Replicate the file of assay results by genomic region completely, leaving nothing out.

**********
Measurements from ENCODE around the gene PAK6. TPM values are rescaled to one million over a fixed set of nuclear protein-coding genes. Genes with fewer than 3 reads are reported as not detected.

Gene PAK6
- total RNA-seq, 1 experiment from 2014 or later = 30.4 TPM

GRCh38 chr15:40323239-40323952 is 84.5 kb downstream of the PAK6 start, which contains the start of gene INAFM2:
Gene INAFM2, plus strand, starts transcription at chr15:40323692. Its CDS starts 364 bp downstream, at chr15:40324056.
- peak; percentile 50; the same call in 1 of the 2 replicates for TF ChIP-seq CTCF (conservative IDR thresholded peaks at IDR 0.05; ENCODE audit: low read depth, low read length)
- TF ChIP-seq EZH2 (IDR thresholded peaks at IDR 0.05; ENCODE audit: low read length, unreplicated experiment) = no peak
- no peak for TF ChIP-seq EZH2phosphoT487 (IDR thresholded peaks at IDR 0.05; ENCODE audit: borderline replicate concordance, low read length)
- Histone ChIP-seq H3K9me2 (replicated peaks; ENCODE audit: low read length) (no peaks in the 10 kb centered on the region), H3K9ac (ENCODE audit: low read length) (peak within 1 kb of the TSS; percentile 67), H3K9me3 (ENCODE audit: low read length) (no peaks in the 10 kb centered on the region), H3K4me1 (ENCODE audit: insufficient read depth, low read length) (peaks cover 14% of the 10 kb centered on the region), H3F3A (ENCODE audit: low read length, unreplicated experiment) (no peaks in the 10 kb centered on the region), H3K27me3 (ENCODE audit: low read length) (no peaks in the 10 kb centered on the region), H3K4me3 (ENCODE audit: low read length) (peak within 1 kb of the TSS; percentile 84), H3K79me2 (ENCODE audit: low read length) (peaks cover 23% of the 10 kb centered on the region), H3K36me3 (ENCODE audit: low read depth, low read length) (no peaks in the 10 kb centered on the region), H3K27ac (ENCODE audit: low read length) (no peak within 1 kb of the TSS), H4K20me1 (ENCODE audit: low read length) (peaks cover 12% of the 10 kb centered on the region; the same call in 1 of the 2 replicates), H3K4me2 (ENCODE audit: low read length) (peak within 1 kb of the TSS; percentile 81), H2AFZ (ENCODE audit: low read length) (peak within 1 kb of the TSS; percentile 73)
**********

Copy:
Measurements from ENCODE around the gene PAK6. TPM values are rescaled to one million over a fixed set of nuclear protein-coding genes. Genes with fewer than 3 reads are reported as not detected.

Gene PAK6
- total RNA-seq, 1 experiment from 2014 or later = 30.4 TPM

GRCh38 chr15:40323239-40323952 is 84.5 kb downstream of the PAK6 start, which contains the start of gene INAFM2:
Gene INAFM2, plus strand, starts transcription at chr15:40323692. Its CDS starts 364 bp downstream, at chr15:40324056.
- peak; percentile 50; the same call in 1 of the 2 replicates for TF ChIP-seq CTCF (conservative IDR thresholded peaks at IDR 0.05; ENCODE audit: low read depth, low read length)
- TF ChIP-seq EZH2 (IDR thresholded peaks at IDR 0.05; ENCODE audit: low read length, unreplicated experiment) = no peak
- no peak for TF ChIP-seq EZH2phosphoT487 (IDR thresholded peaks at IDR 0.05; ENCODE audit: borderline replicate concordance, low read length)
- Histone ChIP-seq H3K9me2 (replicated peaks; ENCODE audit: low read length) (no peaks in the 10 kb centered on the region), H3K9ac (ENCODE audit: low read length) (peak within 1 kb of the TSS; percentile 67), H3K9me3 (ENCODE audit: low read length) (no peaks in the 10 kb centered on the region), H3K4me1 (ENCODE audit: insufficient read depth, low read length) (peaks cover 14% of the 10 kb centered on the region), H3F3A (ENCODE audit: low read length, unreplicated experiment) (no peaks in the 10 kb centered on the region), H3K27me3 (ENCODE audit: low read length) (no peaks in the 10 kb centered on the region), H3K4me3 (ENCODE audit: low read length) (peak within 1 kb of the TSS; percentile 84), H3K79me2 (ENCODE audit: low read length) (peaks cover 23% of the 10 kb centered on the region), H3K36me3 (ENCODE audit: low read depth, low read length) (no peaks in the 10 kb centered on the region), H3K27ac (ENCODE audit: low read length) (no peak within 1 kb of the TSS), H4K20me1 (ENCODE audit: low read length) (peaks cover 12% of the 10 kb centered on the region; the same call in 1 of the 2 replicates), H3K4me2 (ENCODE audit: low read length) (peak within 1 kb of the TSS; percentile 81), H2AFZ (ENCODE audit: low read length) (peak within 1 kb of the TSS; percentile 73)